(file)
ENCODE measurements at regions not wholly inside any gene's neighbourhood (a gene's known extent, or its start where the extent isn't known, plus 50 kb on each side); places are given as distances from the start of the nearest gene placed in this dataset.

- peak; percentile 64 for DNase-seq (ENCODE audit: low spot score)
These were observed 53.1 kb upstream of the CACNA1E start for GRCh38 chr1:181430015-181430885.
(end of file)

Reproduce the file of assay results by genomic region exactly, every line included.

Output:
ENCODE measurements at regions not wholly inside any gene's neighbourhood (a gene's known extent, or its start where the extent isn't known, plus 50 kb on each side); places are given as distances from the start of the nearest gene placed in this dataset.

- peak; percentile 64 for DNase-seq (ENCODE audit: low spot score)
These were observed 53.1 kb upstream of the CACNA1E start for GRCh38 chr1:181430015-181430885.